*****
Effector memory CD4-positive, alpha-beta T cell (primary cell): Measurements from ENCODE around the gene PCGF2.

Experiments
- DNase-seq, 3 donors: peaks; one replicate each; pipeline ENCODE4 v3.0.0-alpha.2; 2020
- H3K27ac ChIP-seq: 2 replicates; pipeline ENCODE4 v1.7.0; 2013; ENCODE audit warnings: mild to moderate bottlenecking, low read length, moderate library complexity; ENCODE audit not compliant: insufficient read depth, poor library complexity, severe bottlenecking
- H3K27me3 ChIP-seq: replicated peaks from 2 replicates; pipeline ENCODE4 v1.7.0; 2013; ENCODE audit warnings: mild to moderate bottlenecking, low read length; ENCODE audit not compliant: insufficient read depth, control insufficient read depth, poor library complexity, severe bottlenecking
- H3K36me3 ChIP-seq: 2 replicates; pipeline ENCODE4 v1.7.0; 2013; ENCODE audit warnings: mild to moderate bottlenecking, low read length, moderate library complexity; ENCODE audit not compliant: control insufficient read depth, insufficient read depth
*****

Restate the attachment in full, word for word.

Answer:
Effector memory CD4-positive, alpha-beta T cell (primary cell): Measurements from ENCODE around the gene PCGF2.

Experiments
- DNase-seq, 3 donors: peaks; one replicate each; pipeline ENCODE4 v3.0.0-alpha.2; 2020
- H3K27ac ChIP-seq: 2 replicates; pipeline ENCODE4 v1.7.0; 2013; ENCODE audit warnings: mild to moderate bottlenecking, low read length, moderate library complexity; ENCODE audit not compliant: insufficient read depth, poor library complexity, severe bottlenecking
- H3K27me3 ChIP-seq: replicated peaks from 2 replicates; pipeline ENCODE4 v1.7.0; 2013; ENCODE audit warnings: mild to moderate bottlenecking, low read length; ENCODE audit not compliant: insufficient read depth, control insufficient read depth, poor library complexity, severe bottlenecking
- H3K36me3 ChIP-seq: 2 replicates; pipeline ENCODE4 v1.7.0; 2013; ENCODE audit warnings: mild to moderate bottlenecking, low read length, moderate library complexity; ENCODE audit not compliant: control insufficient read depth, insufficient read depth